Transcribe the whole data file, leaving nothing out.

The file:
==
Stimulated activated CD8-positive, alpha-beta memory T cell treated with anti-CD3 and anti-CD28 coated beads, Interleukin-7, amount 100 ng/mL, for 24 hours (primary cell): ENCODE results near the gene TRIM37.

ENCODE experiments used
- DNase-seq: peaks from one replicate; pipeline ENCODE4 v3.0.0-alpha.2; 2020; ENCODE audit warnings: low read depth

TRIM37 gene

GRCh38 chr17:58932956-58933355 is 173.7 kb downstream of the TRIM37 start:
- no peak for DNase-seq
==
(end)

Stimulated activated CD8-positive, alpha-beta memory T cell treated with anti-CD3 and anti-CD28 coated beads, Interleukin-7, amount 100 ng/mL, for 24 hours (primary cell): ENCODE results near the gene TRIM37.

ENCODE experiments used
- DNase-seq: peaks from one replicate; pipeline ENCODE4 v3.0.0-alpha.2; 2020; ENCODE audit warnings: low read depth

TRIM37 gene

GRCh38 chr17:58932956-58933355 is 173.7 kb downstream of the TRIM37 start:
- no peak for DNase-seq